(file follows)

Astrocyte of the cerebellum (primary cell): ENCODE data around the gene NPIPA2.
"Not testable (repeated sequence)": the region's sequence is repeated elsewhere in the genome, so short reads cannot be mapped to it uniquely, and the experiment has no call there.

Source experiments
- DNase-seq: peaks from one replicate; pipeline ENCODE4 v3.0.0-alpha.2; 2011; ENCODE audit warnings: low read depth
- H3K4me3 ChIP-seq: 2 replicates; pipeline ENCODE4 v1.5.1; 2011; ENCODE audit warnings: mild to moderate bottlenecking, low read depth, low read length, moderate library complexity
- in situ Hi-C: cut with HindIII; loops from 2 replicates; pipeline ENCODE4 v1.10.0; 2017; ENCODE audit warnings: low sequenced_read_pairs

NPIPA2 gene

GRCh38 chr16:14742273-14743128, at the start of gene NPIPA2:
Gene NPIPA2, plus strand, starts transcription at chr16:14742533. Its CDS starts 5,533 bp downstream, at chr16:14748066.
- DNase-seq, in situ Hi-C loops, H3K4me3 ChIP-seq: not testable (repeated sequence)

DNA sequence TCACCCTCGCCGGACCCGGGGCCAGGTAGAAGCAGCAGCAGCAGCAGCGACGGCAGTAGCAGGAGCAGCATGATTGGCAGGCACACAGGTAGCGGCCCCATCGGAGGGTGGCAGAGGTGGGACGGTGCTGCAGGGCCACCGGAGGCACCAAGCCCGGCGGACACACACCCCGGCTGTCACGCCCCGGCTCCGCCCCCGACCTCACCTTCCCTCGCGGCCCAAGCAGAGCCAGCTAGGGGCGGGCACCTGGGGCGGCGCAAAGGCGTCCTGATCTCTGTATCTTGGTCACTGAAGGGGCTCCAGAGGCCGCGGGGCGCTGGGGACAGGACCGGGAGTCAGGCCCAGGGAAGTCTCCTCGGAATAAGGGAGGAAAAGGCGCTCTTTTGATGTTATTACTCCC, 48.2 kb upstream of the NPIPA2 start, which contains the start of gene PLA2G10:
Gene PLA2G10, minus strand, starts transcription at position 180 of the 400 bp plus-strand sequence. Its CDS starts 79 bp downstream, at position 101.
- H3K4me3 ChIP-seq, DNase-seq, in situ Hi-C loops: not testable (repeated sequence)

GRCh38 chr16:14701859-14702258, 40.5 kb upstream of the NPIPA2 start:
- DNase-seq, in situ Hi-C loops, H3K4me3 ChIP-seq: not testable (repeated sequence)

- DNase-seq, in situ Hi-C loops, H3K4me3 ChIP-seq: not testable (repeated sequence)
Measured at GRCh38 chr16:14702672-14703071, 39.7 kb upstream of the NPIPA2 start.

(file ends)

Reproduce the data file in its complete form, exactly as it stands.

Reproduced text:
Astrocyte of the cerebellum (primary cell): ENCODE data around the gene NPIPA2.
"Not testable (repeated sequence)": the region's sequence is repeated elsewhere in the genome, so short reads cannot be mapped to it uniquely, and the experiment has no call there.

Source experiments
- DNase-seq: peaks from one replicate; pipeline ENCODE4 v3.0.0-alpha.2; 2011; ENCODE audit warnings: low read depth
- H3K4me3 ChIP-seq: 2 replicates; pipeline ENCODE4 v1.5.1; 2011; ENCODE audit warnings: mild to moderate bottlenecking, low read depth, low read length, moderate library complexity
- in situ Hi-C: cut with HindIII; loops from 2 replicates; pipeline ENCODE4 v1.10.0; 2017; ENCODE audit warnings: low sequenced_read_pairs

NPIPA2 gene

GRCh38 chr16:14742273-14743128, at the start of gene NPIPA2:
Gene NPIPA2, plus strand, starts transcription at chr16:14742533. Its CDS starts 5,533 bp downstream, at chr16:14748066.
- DNase-seq, in situ Hi-C loops, H3K4me3 ChIP-seq: not testable (repeated sequence)

DNA sequence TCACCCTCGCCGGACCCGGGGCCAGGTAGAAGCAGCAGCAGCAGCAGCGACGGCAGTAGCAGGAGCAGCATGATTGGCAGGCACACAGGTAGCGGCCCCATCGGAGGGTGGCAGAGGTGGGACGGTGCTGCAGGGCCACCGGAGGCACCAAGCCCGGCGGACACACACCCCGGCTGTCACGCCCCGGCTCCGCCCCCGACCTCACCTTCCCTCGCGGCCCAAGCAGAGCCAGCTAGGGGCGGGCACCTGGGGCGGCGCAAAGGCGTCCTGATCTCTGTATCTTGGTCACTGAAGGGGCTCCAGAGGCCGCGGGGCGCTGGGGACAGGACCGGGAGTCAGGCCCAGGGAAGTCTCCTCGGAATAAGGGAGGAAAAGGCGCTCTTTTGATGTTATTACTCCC, 48.2 kb upstream of the NPIPA2 start, which contains the start of gene PLA2G10:
Gene PLA2G10, minus strand, starts transcription at position 180 of the 400 bp plus-strand sequence. Its CDS starts 79 bp downstream, at position 101.
- H3K4me3 ChIP-seq, DNase-seq, in situ Hi-C loops: not testable (repeated sequence)

GRCh38 chr16:14701859-14702258, 40.5 kb upstream of the NPIPA2 start:
- DNase-seq, in situ Hi-C loops, H3K4me3 ChIP-seq: not testable (repeated sequence)

- DNase-seq, in situ Hi-C loops, H3K4me3 ChIP-seq: not testable (repeated sequence)
Measured at GRCh38 chr16:14702672-14703071, 39.7 kb upstream of the NPIPA2 start.